Tulsa Police Sgt. Shane Tuell tells The Associated Press that officer Betty Shelby was certified on the use of stun guns. Police say Shelby fatally shot 40-year-old Terence Crutcher on Friday while responding to a report of a stalled vehicle.

Police say Crutcher did not have a weapon on him or in his SUV.

Shelby's attorney, Scott Wood, told the Tulsa World that Shelby opened fire and another officer used a stun gun when Crutcher's "left hand goes through the car window."

But at a press conference Tuesday, attorneys representing Crutcher's family provided an enlarged photo of the police footage that appeared to show that Crutcher's window was up at the time of the shooting.


Task force looking into security, pipeline protesters' clash

A joint task force of North Dakota and federal officials is investigating a clash between Dakota Access pipeline protesters and private security guards earlier this month.

The Morton County Sheriff's Department is heading up the probe of the Sept. 3 incident, after which security guards and protesters reported injuries.

Tribal officials say about 30 protesters were pepper-sprayed and some were bitten by dogs at the construction site near the Standing Rock Indian Reservation.

The task force includes members of the Morton and Mercer County sheriff's departments, the state Bureau of Criminal Investigation and the federal Bureau of Indian Affairs. Morton County Sheriff Kyle Kirchmeier says the BIA is representing Native American tribes.

A North Dakota state agency that regulates private investigation and security firms is also looking into the incident.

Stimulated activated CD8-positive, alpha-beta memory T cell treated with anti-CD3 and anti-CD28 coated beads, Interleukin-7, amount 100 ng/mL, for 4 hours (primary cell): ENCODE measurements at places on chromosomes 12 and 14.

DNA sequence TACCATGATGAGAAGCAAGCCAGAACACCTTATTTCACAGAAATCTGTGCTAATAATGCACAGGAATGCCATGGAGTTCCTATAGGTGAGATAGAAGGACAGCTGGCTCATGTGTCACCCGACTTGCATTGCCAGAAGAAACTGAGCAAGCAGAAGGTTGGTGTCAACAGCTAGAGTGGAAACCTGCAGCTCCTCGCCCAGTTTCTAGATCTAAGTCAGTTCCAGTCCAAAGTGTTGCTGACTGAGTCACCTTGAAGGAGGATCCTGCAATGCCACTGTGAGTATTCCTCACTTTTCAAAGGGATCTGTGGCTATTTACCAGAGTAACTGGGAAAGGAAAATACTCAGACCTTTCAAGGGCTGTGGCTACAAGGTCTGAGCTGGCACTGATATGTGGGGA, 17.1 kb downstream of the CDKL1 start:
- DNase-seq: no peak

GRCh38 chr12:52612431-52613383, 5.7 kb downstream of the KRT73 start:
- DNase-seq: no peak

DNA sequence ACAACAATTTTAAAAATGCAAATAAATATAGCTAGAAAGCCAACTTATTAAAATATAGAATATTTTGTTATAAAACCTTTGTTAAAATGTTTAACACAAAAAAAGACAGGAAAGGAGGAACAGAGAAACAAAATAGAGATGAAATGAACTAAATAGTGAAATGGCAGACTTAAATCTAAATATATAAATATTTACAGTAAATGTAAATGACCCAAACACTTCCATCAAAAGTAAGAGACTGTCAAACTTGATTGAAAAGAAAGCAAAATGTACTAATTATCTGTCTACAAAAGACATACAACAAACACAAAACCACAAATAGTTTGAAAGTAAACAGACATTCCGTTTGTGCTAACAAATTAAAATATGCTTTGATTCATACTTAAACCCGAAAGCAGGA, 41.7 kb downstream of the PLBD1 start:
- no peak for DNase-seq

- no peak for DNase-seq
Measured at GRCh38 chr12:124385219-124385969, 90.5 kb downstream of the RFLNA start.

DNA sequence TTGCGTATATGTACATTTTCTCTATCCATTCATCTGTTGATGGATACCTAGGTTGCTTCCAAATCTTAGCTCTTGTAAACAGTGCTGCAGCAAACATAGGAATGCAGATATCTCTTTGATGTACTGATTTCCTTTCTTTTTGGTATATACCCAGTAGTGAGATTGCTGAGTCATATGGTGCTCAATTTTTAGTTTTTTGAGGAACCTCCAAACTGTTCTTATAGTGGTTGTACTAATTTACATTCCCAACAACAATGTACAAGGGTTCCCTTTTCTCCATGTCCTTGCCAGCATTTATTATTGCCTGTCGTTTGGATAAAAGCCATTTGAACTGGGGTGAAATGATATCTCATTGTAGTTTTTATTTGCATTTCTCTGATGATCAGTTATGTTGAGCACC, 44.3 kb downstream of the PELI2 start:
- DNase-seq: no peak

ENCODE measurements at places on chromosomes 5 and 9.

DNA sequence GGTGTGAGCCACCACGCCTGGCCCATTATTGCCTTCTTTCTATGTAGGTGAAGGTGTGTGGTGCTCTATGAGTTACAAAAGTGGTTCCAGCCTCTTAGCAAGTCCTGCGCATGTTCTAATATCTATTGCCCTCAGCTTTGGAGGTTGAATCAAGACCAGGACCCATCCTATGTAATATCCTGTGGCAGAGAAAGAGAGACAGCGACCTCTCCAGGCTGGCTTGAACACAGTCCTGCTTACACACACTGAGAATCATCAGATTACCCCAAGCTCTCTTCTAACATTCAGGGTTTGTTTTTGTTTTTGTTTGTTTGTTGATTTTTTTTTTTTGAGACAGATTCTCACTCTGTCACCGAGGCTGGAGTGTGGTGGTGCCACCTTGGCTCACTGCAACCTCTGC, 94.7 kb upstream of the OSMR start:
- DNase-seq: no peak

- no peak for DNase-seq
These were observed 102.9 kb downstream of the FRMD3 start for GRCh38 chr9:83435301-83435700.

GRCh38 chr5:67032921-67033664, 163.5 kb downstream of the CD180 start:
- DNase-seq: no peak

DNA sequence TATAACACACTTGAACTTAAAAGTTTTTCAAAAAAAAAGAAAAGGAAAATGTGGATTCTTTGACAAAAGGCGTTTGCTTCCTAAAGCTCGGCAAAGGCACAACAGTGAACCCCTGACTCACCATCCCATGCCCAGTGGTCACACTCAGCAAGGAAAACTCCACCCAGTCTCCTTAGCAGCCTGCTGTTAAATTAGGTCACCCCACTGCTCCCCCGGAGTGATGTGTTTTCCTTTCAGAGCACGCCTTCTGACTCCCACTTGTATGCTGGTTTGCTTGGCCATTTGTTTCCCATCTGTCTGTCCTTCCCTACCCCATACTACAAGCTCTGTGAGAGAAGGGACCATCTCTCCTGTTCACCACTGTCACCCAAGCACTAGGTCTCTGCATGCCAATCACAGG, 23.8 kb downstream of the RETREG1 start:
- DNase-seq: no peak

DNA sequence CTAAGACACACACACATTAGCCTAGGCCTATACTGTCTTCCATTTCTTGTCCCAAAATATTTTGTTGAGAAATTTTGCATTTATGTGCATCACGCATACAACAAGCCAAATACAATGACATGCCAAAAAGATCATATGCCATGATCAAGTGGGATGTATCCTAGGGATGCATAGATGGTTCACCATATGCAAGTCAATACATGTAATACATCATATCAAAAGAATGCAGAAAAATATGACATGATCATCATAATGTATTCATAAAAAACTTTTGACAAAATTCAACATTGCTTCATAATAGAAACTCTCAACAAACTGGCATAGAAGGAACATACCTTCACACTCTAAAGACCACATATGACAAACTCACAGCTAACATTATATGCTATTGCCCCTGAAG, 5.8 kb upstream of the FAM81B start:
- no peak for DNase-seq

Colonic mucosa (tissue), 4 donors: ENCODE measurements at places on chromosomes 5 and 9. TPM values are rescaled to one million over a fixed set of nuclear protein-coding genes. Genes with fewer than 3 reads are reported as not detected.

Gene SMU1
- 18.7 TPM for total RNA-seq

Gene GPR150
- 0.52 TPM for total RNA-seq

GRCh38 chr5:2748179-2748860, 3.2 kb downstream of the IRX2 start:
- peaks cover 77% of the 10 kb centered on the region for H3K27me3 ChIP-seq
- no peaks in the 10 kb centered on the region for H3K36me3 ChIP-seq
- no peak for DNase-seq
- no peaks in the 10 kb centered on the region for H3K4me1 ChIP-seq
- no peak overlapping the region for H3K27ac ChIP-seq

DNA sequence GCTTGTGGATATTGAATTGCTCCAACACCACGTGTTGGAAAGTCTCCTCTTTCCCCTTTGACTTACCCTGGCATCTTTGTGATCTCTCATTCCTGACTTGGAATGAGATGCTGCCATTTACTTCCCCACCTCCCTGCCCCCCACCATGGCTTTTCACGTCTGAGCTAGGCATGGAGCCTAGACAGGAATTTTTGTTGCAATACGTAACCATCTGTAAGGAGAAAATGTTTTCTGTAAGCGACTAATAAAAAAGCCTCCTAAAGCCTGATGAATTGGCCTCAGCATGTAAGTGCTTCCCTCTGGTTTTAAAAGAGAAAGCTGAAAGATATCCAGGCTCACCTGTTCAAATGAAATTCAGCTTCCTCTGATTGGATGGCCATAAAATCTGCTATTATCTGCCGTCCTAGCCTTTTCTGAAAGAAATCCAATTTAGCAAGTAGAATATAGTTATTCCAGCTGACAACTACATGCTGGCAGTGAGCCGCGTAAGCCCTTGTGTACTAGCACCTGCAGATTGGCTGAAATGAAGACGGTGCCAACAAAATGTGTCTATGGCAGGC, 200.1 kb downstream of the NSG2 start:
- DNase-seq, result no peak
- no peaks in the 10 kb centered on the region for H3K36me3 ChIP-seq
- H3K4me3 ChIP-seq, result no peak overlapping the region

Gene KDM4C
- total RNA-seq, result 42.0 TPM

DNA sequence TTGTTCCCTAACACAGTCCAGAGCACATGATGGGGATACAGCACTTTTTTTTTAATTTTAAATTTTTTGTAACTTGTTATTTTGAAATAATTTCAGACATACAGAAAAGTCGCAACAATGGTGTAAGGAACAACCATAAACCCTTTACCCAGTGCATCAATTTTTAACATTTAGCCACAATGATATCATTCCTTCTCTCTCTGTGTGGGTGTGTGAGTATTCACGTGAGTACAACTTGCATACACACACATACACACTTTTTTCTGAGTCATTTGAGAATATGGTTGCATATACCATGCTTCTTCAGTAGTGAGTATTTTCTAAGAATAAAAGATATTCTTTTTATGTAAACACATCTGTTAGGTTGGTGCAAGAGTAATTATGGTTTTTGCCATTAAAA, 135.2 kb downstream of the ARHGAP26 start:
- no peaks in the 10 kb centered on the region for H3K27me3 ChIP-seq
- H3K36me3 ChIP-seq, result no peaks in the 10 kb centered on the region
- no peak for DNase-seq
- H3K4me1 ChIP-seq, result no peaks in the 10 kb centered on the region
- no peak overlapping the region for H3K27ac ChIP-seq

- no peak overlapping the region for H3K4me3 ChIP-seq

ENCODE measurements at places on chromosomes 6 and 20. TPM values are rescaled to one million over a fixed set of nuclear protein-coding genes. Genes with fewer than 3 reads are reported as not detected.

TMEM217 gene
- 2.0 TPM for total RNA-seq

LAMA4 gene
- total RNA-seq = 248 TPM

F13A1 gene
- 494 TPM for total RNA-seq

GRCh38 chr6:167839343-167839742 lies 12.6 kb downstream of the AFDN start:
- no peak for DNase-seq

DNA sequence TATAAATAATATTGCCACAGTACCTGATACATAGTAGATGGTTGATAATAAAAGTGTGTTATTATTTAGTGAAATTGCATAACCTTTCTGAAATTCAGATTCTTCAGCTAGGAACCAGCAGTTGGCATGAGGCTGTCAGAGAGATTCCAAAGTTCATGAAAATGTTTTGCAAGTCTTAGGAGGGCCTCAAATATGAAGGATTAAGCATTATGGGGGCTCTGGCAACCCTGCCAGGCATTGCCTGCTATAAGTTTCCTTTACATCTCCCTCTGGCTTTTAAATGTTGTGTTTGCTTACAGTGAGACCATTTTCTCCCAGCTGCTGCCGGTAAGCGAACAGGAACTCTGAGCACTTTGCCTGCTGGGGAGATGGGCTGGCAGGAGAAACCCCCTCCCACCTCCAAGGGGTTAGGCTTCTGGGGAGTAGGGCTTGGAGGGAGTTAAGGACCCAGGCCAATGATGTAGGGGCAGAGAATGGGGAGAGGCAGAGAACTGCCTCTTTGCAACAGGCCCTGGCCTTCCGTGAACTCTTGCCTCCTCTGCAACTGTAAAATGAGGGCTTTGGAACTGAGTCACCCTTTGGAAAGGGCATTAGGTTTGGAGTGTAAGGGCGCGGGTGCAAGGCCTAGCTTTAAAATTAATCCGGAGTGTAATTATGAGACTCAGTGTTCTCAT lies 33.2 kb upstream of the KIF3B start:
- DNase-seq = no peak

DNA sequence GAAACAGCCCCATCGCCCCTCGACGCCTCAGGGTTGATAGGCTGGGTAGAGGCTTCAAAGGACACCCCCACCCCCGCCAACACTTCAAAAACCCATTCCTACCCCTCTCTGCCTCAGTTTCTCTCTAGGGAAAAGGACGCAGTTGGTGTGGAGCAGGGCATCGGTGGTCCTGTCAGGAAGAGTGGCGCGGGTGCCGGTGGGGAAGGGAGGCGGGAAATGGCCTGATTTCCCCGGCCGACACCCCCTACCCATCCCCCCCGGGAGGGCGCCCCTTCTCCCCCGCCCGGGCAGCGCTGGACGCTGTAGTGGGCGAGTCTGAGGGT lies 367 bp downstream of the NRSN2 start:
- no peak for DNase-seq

NEW: Pilots eject before military plane crash in California

The U.S. Air Force says a U-2 spy plane has crashed after taking off from Beale Air Force Base in Northern California.

It says two pilots ejected before the crash around 9 a.m. Tuesday.

Military officials say the aircraft was assigned to the 1st Reconnaissance squadron and was on a training mission.

The Sutter County Sheriff's Office says the plane crashed in the Sutter Butte mountains about 60 miles north of Sacramento.


Regulator says Wells Fargo case shows weakness

A top federal regulator says the case of Wells Fargo employees having opened millions of accounts without customers' permission shows "overall weaknesses in (the bank's) management," especially in the area of compliance with laws and regulations.

Thomas Curry, the U.S. Comptroller of the Currency, spoke at the hearing after Wells Fargo's CEO had testified. Curry called the Wells Fargo practices "outrageous."

Regulators fined San Francisco-based Wells Fargo $185 million earlier this month, saying employees had opened the millions of accounts to meet aggressive sales targets. Some 5,300 Wells Fargo employees have been fired and the bank has said it will end all product sales targets for all retail banking employees.